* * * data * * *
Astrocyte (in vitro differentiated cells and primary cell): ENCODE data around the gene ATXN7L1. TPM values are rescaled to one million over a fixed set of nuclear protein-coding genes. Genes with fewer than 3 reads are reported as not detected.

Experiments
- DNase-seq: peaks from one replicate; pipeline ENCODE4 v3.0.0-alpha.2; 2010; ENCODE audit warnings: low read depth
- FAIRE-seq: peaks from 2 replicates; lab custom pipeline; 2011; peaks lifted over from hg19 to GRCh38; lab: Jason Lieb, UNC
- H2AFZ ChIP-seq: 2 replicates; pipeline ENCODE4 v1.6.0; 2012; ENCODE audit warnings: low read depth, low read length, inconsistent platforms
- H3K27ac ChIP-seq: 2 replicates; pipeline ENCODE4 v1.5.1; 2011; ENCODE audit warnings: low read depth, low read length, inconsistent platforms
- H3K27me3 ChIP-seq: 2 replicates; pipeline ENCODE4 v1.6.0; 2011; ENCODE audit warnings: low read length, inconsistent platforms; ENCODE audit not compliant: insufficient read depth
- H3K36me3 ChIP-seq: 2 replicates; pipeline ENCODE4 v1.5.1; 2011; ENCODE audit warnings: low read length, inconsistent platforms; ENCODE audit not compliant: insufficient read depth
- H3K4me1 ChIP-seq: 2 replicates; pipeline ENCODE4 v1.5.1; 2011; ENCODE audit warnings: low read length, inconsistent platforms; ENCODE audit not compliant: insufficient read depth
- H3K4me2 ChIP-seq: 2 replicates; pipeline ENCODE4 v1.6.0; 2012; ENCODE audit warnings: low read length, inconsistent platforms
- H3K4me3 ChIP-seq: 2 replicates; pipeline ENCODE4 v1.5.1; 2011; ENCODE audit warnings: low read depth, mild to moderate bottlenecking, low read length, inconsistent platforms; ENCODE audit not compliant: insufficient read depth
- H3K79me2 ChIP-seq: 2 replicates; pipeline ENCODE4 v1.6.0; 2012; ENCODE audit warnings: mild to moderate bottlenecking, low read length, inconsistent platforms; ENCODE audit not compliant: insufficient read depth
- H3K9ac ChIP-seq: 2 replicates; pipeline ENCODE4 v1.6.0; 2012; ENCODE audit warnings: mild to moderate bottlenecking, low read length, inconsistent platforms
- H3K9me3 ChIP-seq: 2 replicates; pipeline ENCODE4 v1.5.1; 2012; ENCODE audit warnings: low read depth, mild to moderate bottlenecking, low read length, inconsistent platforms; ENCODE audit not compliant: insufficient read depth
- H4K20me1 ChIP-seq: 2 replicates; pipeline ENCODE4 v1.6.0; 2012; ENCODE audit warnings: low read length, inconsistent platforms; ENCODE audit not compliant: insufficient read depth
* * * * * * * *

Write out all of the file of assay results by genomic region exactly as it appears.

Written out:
Astrocyte (in vitro differentiated cells and primary cell): ENCODE data around the gene ATXN7L1. TPM values are rescaled to one million over a fixed set of nuclear protein-coding genes. Genes with fewer than 3 reads are reported as not detected.

Experiments
- DNase-seq: peaks from one replicate; pipeline ENCODE4 v3.0.0-alpha.2; 2010; ENCODE audit warnings: low read depth
- FAIRE-seq: peaks from 2 replicates; lab custom pipeline; 2011; peaks lifted over from hg19 to GRCh38; lab: Jason Lieb, UNC
- H2AFZ ChIP-seq: 2 replicates; pipeline ENCODE4 v1.6.0; 2012; ENCODE audit warnings: low read depth, low read length, inconsistent platforms
- H3K27ac ChIP-seq: 2 replicates; pipeline ENCODE4 v1.5.1; 2011; ENCODE audit warnings: low read depth, low read length, inconsistent platforms
- H3K27me3 ChIP-seq: 2 replicates; pipeline ENCODE4 v1.6.0; 2011; ENCODE audit warnings: low read length, inconsistent platforms; ENCODE audit not compliant: insufficient read depth
- H3K36me3 ChIP-seq: 2 replicates; pipeline ENCODE4 v1.5.1; 2011; ENCODE audit warnings: low read length, inconsistent platforms; ENCODE audit not compliant: insufficient read depth
- H3K4me1 ChIP-seq: 2 replicates; pipeline ENCODE4 v1.5.1; 2011; ENCODE audit warnings: low read length, inconsistent platforms; ENCODE audit not compliant: insufficient read depth
- H3K4me2 ChIP-seq: 2 replicates; pipeline ENCODE4 v1.6.0; 2012; ENCODE audit warnings: low read length, inconsistent platforms
- H3K4me3 ChIP-seq: 2 replicates; pipeline ENCODE4 v1.5.1; 2011; ENCODE audit warnings: low read depth, mild to moderate bottlenecking, low read length, inconsistent platforms; ENCODE audit not compliant: insufficient read depth
- H3K79me2 ChIP-seq: 2 replicates; pipeline ENCODE4 v1.6.0; 2012; ENCODE audit warnings: mild to moderate bottlenecking, low read length, inconsistent platforms; ENCODE audit not compliant: insufficient read depth
- H3K9ac ChIP-seq: 2 replicates; pipeline ENCODE4 v1.6.0; 2012; ENCODE audit warnings: mild to moderate bottlenecking, low read length, inconsistent platforms
- H3K9me3 ChIP-seq: 2 replicates; pipeline ENCODE4 v1.5.1; 2012; ENCODE audit warnings: low read depth, mild to moderate bottlenecking, low read length, inconsistent platforms; ENCODE audit not compliant: insufficient read depth
- H4K20me1 ChIP-seq: 2 replicates; pipeline ENCODE4 v1.6.0; 2012; ENCODE audit warnings: low read length, inconsistent platforms; ENCODE audit not compliant: insufficient read depth